in front of itself, as though it were a mask...


Waldrep’s Testament began as a response to three recent works of poetry, each of which offers an incisive discussion of the politics of language and the archive. By invoking Carla Harryman’s Adorno’s Noise, Lisa Robertson’s Magenta Soul Whip, and Alice Notley’s Alma, or The Dead Women as source texts, Waldrep situates his book within a larger conversation about the artifice inherent in attempting to sort through, organize, and pass judgment upon vastly different types of cultural texts.

Even more importantly, Waldrep suggests that the work of critics in a more traditional sense, while necessary, is somewhat limited by the conventions of academic writing. Testament explores the unique possibilities of poetry as a vehicle for responding to other literary and scholarly works, since only literary writing can convey ambitious philosophical claims through the behavior of the language itself. With that in mind, some of the most important work Testament does is democratizing the act of criticism, suggesting that poets can and should make contributions to larger conversations about literature, theory, and the politics surrounding our use of language.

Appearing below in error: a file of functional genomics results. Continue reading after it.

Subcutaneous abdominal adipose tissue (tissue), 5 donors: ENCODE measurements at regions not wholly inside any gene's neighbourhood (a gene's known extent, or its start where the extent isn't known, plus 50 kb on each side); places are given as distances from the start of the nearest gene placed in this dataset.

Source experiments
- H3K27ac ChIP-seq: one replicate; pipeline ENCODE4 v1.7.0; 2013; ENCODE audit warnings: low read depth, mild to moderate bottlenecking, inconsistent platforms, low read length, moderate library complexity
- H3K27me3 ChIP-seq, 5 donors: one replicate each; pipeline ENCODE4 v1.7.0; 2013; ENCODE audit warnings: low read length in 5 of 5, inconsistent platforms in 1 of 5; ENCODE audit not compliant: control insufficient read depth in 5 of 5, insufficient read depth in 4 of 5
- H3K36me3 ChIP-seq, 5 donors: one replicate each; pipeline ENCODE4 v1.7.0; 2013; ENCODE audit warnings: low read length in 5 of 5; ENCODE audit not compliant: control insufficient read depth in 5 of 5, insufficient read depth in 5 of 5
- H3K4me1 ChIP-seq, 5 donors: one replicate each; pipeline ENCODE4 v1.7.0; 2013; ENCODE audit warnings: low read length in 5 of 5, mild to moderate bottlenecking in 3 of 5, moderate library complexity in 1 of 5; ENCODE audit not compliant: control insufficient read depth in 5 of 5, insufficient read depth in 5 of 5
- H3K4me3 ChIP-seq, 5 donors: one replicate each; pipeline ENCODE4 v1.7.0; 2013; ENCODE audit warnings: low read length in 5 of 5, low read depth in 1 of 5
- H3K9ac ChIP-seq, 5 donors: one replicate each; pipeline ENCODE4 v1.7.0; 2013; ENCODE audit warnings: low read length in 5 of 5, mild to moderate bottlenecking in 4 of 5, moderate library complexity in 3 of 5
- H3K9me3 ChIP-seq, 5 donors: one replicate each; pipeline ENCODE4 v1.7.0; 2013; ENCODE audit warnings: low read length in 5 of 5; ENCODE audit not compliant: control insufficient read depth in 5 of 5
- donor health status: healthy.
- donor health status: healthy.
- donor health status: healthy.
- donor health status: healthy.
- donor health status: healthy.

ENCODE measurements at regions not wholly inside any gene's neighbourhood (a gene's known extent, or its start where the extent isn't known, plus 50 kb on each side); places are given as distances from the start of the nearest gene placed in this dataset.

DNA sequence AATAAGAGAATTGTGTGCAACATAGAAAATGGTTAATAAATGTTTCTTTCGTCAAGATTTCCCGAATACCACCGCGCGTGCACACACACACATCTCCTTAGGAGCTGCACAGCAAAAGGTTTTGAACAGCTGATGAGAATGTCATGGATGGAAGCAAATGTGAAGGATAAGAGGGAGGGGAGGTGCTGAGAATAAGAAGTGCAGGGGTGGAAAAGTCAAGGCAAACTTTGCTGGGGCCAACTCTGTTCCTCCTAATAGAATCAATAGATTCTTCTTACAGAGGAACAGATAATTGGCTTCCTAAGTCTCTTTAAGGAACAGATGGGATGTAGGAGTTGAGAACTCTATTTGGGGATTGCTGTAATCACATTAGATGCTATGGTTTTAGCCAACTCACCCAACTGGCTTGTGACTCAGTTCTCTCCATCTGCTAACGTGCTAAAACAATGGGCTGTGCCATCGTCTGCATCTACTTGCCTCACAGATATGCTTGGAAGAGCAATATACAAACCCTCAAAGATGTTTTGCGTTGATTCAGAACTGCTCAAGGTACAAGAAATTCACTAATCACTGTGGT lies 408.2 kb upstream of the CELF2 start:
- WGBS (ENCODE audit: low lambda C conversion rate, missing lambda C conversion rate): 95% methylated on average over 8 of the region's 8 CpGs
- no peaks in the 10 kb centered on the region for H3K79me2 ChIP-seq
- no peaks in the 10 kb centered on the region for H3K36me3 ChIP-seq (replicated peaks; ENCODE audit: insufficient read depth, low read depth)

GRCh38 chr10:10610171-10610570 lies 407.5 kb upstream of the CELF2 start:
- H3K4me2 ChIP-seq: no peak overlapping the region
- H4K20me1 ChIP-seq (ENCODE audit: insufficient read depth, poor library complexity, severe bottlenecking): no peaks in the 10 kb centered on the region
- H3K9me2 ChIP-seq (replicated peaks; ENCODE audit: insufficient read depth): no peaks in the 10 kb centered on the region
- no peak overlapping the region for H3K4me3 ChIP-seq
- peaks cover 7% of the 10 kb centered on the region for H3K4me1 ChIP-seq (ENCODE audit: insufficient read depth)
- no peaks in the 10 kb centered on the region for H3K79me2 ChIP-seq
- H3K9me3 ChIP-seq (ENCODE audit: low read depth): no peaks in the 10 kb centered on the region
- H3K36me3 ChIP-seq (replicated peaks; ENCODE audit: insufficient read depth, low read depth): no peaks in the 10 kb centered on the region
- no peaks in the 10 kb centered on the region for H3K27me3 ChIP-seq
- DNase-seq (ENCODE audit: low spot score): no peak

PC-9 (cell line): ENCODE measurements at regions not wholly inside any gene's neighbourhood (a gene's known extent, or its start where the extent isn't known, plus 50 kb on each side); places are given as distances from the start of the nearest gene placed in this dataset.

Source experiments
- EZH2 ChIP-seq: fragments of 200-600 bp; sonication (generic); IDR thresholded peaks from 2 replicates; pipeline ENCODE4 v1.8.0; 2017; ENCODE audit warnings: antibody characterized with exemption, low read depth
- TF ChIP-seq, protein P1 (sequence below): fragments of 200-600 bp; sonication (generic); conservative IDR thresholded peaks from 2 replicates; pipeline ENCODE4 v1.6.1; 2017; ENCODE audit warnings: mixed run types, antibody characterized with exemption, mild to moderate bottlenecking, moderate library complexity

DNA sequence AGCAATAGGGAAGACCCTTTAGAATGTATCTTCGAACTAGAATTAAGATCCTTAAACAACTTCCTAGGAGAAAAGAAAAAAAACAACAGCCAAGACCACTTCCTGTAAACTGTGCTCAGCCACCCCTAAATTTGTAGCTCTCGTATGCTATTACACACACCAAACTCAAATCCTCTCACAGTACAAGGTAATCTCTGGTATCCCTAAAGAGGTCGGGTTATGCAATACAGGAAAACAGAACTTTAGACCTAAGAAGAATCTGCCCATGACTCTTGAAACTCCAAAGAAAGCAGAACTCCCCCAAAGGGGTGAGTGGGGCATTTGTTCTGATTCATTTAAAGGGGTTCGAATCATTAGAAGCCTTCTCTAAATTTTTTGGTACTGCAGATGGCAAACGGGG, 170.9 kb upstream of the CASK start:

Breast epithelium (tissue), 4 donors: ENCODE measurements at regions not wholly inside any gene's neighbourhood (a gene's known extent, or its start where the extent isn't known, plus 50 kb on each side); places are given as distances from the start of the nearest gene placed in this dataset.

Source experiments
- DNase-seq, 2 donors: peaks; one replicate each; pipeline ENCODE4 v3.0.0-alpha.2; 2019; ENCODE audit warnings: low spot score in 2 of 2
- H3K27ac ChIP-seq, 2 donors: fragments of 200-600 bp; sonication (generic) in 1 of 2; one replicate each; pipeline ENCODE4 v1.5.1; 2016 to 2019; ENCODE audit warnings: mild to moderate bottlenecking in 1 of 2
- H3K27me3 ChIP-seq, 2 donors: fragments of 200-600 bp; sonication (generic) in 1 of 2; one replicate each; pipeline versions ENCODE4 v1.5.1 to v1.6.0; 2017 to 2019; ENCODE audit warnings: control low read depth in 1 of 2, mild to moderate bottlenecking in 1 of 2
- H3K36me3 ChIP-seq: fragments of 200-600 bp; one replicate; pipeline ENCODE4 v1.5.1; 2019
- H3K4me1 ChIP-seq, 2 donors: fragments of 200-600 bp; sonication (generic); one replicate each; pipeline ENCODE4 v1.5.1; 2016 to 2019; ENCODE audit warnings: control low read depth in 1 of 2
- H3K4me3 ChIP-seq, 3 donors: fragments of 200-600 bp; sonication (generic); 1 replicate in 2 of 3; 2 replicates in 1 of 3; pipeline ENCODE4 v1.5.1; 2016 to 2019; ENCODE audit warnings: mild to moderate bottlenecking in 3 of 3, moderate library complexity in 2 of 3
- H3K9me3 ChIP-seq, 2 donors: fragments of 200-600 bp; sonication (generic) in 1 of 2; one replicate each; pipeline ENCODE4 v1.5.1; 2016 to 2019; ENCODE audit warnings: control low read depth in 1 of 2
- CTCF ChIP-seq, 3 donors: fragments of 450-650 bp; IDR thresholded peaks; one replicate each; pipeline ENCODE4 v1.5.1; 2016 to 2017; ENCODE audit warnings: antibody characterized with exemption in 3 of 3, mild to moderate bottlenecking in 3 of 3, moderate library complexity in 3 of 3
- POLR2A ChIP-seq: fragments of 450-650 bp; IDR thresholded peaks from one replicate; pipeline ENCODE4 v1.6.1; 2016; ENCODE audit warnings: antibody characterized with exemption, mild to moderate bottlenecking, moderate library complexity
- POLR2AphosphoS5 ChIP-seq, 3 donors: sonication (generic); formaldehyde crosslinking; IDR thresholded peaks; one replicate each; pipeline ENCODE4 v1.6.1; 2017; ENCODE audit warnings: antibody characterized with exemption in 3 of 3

What does poetry offer us, then?   Beautiful imprecision?


*        *        *


The body wants to be art and fails at it....

Error is what sets the body free.